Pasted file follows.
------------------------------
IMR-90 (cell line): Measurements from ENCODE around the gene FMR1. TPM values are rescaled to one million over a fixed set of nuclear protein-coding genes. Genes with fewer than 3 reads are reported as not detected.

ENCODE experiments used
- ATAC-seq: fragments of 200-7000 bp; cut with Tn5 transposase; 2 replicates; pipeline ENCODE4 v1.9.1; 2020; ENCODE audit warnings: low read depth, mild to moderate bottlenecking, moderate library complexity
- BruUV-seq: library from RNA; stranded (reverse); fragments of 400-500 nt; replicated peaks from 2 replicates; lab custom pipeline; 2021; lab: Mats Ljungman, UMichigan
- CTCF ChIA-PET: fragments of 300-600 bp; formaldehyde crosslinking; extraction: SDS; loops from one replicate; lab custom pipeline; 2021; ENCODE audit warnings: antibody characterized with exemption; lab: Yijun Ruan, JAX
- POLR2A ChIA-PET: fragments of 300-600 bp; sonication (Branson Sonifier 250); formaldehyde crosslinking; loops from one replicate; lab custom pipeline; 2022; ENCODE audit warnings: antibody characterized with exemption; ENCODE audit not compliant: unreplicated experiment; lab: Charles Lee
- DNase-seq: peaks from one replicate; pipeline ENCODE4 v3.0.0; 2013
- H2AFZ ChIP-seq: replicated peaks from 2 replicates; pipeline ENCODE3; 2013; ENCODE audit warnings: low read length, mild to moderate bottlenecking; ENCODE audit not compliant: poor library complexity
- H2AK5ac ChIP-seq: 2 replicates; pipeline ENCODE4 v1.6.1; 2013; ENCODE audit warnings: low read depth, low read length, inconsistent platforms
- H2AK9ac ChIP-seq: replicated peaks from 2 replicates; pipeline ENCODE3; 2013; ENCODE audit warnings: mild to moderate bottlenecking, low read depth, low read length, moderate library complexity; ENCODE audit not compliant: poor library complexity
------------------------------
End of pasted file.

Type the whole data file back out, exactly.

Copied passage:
IMR-90 (cell line): Measurements from ENCODE around the gene FMR1. TPM values are rescaled to one million over a fixed set of nuclear protein-coding genes. Genes with fewer than 3 reads are reported as not detected.

ENCODE experiments used
- ATAC-seq: fragments of 200-7000 bp; cut with Tn5 transposase; 2 replicates; pipeline ENCODE4 v1.9.1; 2020; ENCODE audit warnings: low read depth, mild to moderate bottlenecking, moderate library complexity
- BruUV-seq: library from RNA; stranded (reverse); fragments of 400-500 nt; replicated peaks from 2 replicates; lab custom pipeline; 2021; lab: Mats Ljungman, UMichigan
- CTCF ChIA-PET: fragments of 300-600 bp; formaldehyde crosslinking; extraction: SDS; loops from one replicate; lab custom pipeline; 2021; ENCODE audit warnings: antibody characterized with exemption; lab: Yijun Ruan, JAX
- POLR2A ChIA-PET: fragments of 300-600 bp; sonication (Branson Sonifier 250); formaldehyde crosslinking; loops from one replicate; lab custom pipeline; 2022; ENCODE audit warnings: antibody characterized with exemption; ENCODE audit not compliant: unreplicated experiment; lab: Charles Lee
- DNase-seq: peaks from one replicate; pipeline ENCODE4 v3.0.0; 2013
- H2AFZ ChIP-seq: replicated peaks from 2 replicates; pipeline ENCODE3; 2013; ENCODE audit warnings: low read length, mild to moderate bottlenecking; ENCODE audit not compliant: poor library complexity
- H2AK5ac ChIP-seq: 2 replicates; pipeline ENCODE4 v1.6.1; 2013; ENCODE audit warnings: low read depth, low read length, inconsistent platforms
- H2AK9ac ChIP-seq: replicated peaks from 2 replicates; pipeline ENCODE3; 2013; ENCODE audit warnings: mild to moderate bottlenecking, low read depth, low read length, moderate library complexity; ENCODE audit not compliant: poor library complexity